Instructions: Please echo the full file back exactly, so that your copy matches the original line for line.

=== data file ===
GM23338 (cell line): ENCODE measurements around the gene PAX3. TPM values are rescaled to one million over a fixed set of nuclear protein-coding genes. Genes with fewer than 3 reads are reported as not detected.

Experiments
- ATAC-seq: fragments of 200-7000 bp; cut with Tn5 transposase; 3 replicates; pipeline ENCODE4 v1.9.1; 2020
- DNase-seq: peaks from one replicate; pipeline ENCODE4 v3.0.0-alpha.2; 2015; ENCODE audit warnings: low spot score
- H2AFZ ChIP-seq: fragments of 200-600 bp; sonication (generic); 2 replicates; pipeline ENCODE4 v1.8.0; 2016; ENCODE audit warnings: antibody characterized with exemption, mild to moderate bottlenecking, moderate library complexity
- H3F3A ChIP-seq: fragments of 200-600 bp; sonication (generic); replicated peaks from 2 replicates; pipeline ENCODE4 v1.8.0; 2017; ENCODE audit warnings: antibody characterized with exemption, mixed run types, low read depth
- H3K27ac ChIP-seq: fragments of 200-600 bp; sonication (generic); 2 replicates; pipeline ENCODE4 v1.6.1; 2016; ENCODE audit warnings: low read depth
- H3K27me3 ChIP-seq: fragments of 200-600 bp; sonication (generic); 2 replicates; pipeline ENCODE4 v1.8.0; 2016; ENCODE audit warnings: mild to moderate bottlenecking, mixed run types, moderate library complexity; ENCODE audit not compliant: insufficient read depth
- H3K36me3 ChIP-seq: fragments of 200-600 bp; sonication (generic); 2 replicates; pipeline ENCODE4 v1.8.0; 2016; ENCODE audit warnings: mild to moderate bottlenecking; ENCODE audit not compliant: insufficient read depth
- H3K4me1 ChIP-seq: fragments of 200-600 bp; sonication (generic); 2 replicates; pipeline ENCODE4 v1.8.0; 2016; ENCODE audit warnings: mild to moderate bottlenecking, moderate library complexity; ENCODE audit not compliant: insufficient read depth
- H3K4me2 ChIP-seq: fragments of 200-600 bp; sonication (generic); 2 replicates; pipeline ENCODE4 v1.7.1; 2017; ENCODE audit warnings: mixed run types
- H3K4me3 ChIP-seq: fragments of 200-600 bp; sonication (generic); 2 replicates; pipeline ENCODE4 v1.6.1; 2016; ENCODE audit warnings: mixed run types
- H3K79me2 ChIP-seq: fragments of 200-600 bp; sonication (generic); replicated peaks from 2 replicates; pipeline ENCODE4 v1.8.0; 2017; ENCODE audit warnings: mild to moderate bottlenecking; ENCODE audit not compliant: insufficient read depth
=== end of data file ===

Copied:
GM23338 (cell line): ENCODE measurements around the gene PAX3. TPM values are rescaled to one million over a fixed set of nuclear protein-coding genes. Genes with fewer than 3 reads are reported as not detected.

Experiments
- ATAC-seq: fragments of 200-7000 bp; cut with Tn5 transposase; 3 replicates; pipeline ENCODE4 v1.9.1; 2020
- DNase-seq: peaks from one replicate; pipeline ENCODE4 v3.0.0-alpha.2; 2015; ENCODE audit warnings: low spot score
- H2AFZ ChIP-seq: fragments of 200-600 bp; sonication (generic); 2 replicates; pipeline ENCODE4 v1.8.0; 2016; ENCODE audit warnings: antibody characterized with exemption, mild to moderate bottlenecking, moderate library complexity
- H3F3A ChIP-seq: fragments of 200-600 bp; sonication (generic); replicated peaks from 2 replicates; pipeline ENCODE4 v1.8.0; 2017; ENCODE audit warnings: antibody characterized with exemption, mixed run types, low read depth
- H3K27ac ChIP-seq: fragments of 200-600 bp; sonication (generic); 2 replicates; pipeline ENCODE4 v1.6.1; 2016; ENCODE audit warnings: low read depth
- H3K27me3 ChIP-seq: fragments of 200-600 bp; sonication (generic); 2 replicates; pipeline ENCODE4 v1.8.0; 2016; ENCODE audit warnings: mild to moderate bottlenecking, mixed run types, moderate library complexity; ENCODE audit not compliant: insufficient read depth
- H3K36me3 ChIP-seq: fragments of 200-600 bp; sonication (generic); 2 replicates; pipeline ENCODE4 v1.8.0; 2016; ENCODE audit warnings: mild to moderate bottlenecking; ENCODE audit not compliant: insufficient read depth
- H3K4me1 ChIP-seq: fragments of 200-600 bp; sonication (generic); 2 replicates; pipeline ENCODE4 v1.8.0; 2016; ENCODE audit warnings: mild to moderate bottlenecking, moderate library complexity; ENCODE audit not compliant: insufficient read depth
- H3K4me2 ChIP-seq: fragments of 200-600 bp; sonication (generic); 2 replicates; pipeline ENCODE4 v1.7.1; 2017; ENCODE audit warnings: mixed run types
- H3K4me3 ChIP-seq: fragments of 200-600 bp; sonication (generic); 2 replicates; pipeline ENCODE4 v1.6.1; 2016; ENCODE audit warnings: mixed run types
- H3K79me2 ChIP-seq: fragments of 200-600 bp; sonication (generic); replicated peaks from 2 replicates; pipeline ENCODE4 v1.8.0; 2017; ENCODE audit warnings: mild to moderate bottlenecking; ENCODE audit not compliant: insufficient read depth